Protecting riders from more than just the weather
It’s been more than 25 years since clothing has been examined as a safety mechanism for motorcycle riders. Injury researchers at The George Institute have filled a massive evidence gap, by providing new up-to-date informat ion aimed to keep riders safer and out of hospitals.
Researchers assessed 212 motorcycle and scooter riders involved in accidents to establish the severity of injuries and better understand the role of protective clothing.
By wearing motorcycle jackets, pants, gloves or boots riders were:
- 23% less likely to have an injury to the upper body
- 39% less likely to injure their legs
- 45% less likely to injure their hands and feet
- 53% less likely to have a foot or ankle injury than riders wearing shoes or joggers
Significantly less likely to be admitted to hospital. According to Research Fellow Liz de Rome, over 200 motorcyclists die and a further 8,000 are seriously injured on Australian roads each year. For many years, motorcycle safety research has been dominated by debate about the effectiveness of helmets with less focus on other protection for the rider’s body.
With the increasing human and economic costs of motorcycle injuries around the world, research into the effectiveness of protective clothing is fundamental to improving road safety.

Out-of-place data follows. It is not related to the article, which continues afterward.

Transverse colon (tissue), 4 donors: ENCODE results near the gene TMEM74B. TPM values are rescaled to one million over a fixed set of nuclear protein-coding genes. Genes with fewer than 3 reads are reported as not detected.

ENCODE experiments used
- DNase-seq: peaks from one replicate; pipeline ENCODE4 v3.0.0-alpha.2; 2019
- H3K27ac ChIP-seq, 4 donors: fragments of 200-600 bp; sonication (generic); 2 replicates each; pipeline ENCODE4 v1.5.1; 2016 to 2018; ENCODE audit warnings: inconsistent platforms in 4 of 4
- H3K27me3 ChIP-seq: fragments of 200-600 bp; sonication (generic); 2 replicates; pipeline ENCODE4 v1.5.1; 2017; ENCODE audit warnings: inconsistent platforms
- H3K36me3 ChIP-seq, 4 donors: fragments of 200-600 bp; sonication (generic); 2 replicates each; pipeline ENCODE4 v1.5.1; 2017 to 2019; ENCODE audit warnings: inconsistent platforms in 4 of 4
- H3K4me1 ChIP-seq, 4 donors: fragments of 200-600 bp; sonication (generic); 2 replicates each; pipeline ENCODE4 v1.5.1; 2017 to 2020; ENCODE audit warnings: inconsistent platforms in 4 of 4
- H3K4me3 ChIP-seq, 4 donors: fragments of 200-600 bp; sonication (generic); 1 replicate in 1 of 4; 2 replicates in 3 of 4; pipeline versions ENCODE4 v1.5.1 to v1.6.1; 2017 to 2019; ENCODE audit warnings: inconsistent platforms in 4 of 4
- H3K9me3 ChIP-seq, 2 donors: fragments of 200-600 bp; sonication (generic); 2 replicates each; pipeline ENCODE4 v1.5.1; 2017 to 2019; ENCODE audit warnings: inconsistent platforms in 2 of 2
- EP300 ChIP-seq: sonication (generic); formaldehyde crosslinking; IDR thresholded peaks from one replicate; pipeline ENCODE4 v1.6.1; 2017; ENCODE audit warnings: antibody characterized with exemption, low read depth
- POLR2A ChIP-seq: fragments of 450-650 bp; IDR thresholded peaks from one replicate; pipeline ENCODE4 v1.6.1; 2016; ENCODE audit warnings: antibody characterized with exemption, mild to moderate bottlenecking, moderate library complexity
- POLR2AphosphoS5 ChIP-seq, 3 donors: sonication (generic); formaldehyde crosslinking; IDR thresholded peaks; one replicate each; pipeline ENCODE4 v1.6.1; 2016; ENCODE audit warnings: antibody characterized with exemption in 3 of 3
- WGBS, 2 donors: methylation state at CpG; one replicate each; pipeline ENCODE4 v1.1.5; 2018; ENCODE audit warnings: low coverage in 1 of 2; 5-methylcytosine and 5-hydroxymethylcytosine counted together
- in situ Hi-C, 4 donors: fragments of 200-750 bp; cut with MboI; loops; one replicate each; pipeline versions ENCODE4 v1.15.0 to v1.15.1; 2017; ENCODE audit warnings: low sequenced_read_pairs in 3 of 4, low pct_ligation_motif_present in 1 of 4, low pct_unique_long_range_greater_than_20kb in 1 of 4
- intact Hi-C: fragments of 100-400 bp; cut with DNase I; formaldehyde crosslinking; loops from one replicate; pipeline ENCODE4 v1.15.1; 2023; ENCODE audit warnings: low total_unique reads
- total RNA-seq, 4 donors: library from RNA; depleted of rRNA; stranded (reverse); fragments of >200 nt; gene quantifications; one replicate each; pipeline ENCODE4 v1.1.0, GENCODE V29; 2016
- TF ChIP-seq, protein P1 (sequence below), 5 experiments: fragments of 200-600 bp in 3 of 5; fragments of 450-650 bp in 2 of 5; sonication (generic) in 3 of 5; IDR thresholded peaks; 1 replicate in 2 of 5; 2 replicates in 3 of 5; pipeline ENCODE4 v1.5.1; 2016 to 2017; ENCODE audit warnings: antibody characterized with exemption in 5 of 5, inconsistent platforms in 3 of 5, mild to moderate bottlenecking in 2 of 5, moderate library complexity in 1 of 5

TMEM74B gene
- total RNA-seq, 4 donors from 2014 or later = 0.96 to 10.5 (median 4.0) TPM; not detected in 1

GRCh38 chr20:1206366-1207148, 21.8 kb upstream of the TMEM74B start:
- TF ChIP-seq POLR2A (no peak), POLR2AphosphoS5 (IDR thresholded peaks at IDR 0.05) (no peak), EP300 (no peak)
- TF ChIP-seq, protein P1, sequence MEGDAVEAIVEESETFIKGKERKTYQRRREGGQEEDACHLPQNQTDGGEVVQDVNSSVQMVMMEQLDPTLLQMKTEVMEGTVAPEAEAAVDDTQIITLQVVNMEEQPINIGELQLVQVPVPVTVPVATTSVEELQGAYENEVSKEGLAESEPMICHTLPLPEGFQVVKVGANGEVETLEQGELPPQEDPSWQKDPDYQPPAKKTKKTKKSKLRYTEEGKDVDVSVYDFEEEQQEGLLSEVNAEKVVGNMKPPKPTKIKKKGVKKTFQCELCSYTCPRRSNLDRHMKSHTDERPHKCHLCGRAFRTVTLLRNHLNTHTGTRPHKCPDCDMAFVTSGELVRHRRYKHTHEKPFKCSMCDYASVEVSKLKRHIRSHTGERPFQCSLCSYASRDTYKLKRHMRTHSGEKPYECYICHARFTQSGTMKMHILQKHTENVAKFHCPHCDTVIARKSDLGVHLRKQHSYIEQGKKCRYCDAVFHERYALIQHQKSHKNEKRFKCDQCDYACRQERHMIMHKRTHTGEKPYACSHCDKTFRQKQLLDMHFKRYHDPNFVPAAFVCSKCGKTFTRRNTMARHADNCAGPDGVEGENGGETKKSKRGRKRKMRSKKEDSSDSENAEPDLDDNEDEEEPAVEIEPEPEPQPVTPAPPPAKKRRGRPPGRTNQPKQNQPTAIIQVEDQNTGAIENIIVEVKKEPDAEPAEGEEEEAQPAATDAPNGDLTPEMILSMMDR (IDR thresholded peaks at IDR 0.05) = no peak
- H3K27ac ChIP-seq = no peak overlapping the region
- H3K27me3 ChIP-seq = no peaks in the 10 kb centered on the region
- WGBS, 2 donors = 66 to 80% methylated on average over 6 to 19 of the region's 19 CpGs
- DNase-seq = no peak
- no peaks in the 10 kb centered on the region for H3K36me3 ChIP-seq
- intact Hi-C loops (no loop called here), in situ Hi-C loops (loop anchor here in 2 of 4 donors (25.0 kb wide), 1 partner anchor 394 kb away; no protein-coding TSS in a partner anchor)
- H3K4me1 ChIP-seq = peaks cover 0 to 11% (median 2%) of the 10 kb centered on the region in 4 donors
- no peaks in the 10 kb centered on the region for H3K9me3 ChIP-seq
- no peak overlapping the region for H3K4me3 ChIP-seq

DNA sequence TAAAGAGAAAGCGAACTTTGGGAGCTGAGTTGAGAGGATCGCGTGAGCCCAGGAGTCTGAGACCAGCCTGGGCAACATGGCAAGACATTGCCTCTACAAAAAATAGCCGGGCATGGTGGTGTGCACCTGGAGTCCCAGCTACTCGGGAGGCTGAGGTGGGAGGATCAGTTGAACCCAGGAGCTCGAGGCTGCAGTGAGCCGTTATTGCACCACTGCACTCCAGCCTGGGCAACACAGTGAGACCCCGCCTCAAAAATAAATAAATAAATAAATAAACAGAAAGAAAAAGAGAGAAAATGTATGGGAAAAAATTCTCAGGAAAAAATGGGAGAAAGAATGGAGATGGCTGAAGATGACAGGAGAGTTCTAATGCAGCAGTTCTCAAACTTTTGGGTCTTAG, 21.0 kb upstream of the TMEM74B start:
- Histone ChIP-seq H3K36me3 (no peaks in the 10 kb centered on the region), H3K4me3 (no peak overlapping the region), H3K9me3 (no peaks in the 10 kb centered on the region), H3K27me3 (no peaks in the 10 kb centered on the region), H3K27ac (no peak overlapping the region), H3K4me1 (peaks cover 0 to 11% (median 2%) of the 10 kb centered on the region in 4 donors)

While there are limits to the extent clothing can prevent injury in high-impact crashes, it is in low-impact crashes that protective clothing is thought to offer the greatest injury reduction. However, the results of the study also send a clear message to the manufacturers of motorcycle protective clothing. The proportion of jackets (29%), pants (28%) and gloves (25%) that failed under crash conditions due to material damage, indicates a need for improved quality control.
Co-investigator, Associate Professor Rebecca Ivers, Director of Injury Research at The George Institute said: “This research sends a clear message to riders that protection is important every time they ride, and highlights the need for further investment by governments to encourage riders to wear appropriate clothing, and to work with the industry to improve the quality of products available.”
The study was funded by Australia’s leading motorcycle insurer Swann Insurance.